Jake Allen got the news without any kind of fanfare or special delivery. Though the St. Louis goaltender had never been named the starter for an NHL playoff game, coach Ken Hitchcock stuck with his usual routine Wednesday, using one simple phrase to let Allen know he would be in net for Thursday’s Game 1 against the Wild.

“We’re treating this no different than any other game,” Allen said. “He just tells you that you’re going, and that’s it.”

Those ordinary words didn’t diminish how extraordinary they sounded to Allen. After playing one minute in one playoff game in 2012, Allen, 24, got the nod over veteran Brian Elliott for Game 1 at St. Louis’s Scottrade Center. The two goalies split time for much of the regular season and finished with nearly equal statistics, but Hitchcock opted to go with a rookie who is on a roll.

Allen is 3-1-0 in April, giving up one goal in each of those games while compiling a save percentage of .964. He has given up two goals or fewer in 11 of his past 13 appearances — including the past eight — and is 22-7-4 this season.

Hitchcock typically notifies his starting goalie the day before the game, and he did not want to vary from that pattern this week. There had been much speculation about whether he would go with Allen, untested in the NHL playoff cauldron, or Elliott, who has been steady this season but unimpressive in the playoffs. Elliott is 6-10 in 18 playoff appearances with a goals-against average of 2.55 and save percentage of .898.

Allen faced the Wild twice this season. He stopped 36 of 38 shots in a 3-2 shootout victory for the Blues on Nov. 29, and he stopped 10 of 12 in relief of Elliott on March 21 as the Wild won 6-3. Both games were at Xcel Energy Center.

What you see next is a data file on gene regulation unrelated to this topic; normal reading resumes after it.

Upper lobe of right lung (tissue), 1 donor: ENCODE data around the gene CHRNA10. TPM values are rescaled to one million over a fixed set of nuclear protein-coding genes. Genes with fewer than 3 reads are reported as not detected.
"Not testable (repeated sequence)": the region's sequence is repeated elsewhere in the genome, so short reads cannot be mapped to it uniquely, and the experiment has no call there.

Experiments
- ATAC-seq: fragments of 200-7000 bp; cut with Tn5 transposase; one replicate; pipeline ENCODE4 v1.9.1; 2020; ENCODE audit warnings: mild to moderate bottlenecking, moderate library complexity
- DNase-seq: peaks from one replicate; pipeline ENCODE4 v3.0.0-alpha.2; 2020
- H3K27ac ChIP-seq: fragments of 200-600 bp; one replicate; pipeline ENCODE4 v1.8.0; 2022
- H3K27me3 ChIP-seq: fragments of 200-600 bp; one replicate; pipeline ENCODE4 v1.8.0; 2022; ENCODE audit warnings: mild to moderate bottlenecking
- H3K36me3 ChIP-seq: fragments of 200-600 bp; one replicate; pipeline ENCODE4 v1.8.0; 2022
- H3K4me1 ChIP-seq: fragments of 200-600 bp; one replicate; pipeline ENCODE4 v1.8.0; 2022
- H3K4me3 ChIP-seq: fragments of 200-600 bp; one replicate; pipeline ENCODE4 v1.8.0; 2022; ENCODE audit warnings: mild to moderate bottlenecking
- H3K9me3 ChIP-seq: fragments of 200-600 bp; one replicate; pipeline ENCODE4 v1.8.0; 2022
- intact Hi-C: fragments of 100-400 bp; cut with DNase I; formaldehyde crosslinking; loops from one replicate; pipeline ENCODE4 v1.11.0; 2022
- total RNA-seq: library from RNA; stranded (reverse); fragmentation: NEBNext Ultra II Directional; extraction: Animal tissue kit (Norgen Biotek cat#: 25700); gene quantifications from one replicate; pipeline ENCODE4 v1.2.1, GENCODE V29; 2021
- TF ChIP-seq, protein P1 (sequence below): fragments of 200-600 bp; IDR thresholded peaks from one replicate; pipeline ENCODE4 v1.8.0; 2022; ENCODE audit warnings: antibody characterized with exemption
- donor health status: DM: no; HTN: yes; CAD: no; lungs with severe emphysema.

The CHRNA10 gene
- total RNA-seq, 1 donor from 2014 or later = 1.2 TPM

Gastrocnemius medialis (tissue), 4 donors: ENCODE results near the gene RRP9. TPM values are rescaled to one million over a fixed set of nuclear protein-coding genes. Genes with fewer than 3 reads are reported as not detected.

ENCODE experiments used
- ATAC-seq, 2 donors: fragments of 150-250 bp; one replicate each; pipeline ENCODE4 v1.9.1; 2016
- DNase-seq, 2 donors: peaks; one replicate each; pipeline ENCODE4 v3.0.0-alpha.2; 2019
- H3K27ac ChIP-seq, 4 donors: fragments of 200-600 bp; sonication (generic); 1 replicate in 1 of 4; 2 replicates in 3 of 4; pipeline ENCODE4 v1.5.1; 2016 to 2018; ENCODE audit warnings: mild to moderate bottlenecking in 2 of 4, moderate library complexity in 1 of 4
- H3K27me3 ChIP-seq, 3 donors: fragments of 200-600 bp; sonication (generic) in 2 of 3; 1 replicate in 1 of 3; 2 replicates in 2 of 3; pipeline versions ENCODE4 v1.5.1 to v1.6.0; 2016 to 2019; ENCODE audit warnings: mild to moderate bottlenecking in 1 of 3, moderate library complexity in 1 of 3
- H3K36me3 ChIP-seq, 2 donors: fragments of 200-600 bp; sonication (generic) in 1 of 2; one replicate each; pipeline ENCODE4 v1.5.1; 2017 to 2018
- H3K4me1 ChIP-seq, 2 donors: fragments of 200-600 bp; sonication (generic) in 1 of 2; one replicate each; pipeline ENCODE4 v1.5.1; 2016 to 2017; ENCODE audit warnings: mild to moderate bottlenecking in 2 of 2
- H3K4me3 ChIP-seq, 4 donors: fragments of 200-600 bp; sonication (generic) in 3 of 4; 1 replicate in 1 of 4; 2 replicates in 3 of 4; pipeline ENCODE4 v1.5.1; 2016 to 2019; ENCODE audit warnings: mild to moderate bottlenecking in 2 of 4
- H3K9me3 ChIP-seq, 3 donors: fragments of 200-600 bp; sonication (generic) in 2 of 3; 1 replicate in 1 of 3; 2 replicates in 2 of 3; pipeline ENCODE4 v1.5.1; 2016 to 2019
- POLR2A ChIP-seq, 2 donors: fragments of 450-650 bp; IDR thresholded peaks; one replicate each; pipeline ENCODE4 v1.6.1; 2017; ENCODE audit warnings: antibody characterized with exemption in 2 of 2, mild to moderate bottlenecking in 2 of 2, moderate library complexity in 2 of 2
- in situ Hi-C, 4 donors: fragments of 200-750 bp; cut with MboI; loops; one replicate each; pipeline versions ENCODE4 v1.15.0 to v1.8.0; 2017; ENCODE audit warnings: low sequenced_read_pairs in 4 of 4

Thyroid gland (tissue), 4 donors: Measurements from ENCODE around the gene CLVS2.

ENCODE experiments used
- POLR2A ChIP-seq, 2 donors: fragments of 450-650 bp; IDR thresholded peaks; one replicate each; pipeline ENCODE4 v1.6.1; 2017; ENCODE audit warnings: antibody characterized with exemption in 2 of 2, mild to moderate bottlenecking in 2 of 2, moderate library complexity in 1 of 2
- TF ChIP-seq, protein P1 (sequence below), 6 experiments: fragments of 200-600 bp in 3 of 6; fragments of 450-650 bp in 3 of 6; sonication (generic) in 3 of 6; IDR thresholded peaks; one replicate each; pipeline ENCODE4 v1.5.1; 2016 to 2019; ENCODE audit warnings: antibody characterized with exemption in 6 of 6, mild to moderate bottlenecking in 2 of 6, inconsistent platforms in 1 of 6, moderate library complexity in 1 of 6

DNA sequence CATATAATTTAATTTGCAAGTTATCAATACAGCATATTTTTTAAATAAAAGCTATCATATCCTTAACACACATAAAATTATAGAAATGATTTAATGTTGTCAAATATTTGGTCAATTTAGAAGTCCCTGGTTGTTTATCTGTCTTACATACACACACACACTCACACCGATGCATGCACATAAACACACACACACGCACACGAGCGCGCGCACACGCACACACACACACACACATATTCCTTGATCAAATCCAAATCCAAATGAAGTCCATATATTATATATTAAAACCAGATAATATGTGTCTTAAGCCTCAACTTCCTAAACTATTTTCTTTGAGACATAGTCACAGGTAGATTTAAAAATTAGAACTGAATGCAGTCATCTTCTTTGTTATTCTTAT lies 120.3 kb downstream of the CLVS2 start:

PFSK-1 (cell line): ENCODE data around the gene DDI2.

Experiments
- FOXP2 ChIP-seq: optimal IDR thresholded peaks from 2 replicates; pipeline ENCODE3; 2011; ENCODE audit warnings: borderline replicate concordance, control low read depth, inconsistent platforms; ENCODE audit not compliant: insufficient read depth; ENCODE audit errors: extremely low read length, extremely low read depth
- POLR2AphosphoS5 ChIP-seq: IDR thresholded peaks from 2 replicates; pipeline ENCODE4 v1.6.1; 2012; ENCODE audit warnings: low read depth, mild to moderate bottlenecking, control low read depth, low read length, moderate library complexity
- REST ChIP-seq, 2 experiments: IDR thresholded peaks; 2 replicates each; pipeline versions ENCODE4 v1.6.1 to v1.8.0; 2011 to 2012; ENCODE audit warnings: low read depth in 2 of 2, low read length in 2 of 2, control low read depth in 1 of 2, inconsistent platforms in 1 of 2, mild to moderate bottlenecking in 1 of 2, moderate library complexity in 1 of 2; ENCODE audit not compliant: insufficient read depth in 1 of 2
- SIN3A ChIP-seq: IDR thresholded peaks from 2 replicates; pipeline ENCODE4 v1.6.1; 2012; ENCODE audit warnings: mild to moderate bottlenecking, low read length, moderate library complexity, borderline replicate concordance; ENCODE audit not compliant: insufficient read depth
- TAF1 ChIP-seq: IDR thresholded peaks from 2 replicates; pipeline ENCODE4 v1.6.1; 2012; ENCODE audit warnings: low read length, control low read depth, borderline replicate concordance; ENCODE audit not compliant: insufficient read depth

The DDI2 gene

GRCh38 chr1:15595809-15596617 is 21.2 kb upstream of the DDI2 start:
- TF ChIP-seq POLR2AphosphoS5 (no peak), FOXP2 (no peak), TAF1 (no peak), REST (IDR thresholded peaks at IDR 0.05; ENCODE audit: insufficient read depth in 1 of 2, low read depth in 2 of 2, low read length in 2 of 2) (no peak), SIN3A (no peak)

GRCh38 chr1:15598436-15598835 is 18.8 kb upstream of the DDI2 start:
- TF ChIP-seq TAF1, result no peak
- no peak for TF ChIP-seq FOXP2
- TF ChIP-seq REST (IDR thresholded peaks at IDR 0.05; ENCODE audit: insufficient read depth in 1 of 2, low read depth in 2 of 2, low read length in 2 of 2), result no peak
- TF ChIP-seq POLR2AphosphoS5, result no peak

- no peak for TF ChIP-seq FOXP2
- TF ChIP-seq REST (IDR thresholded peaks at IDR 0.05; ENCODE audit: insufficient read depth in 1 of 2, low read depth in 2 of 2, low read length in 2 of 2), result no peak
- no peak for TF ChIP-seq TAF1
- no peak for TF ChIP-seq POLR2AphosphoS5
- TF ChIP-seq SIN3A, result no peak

“It was great,” Allen said of his reaction to getting the start. “It was a pretty cool feeling, to be honest. I definitely wouldn’t be thinking I’d be starting Game 1 at the start of the year. But it’s been a whirlwind year for me, and a whirlwind five years to get to this point. I’ve been working for this moment all year. To be able to get the start, it’s going to be huge.”

Selective memory

The Blues have faced questions all week about their collapses in their past two playoff series. In 2013, they won the first two games of their first-round matchup against Los Angeles, then were knocked out when they lost four in a row. The same thing happened last year against Chicago.

Forward Ryan Reaves said the players thought about that disappointment, then forgot about it — except for the valuable knowledge they gleaned from two high-profile stumbles.

“You’ve got to keep your foot on the gas,” Reaves said. “We were up 2-0 [last year], and I think we kind of thought we had it in the bag. I think you’ve just got to make sure you finish out every series. Otherwise, good teams can come back on you.”

Feeling good

The Wild conducted full practices on Monday, Tuesday and Wednesday, but the Blues took a brief break from the ice.

With the team fully healthy for the first time since late January, Hitchcock wants to make sure it is properly rested, too. Last season, seven injured players were missing from the Blues’ first playoff practice.

“When we went into the [Game 1] pregame skate, we skated without four players,” Hitchcock said of the Blues’ depleted lineup last spring. “This year, we’re healthy. We’re also fresh.”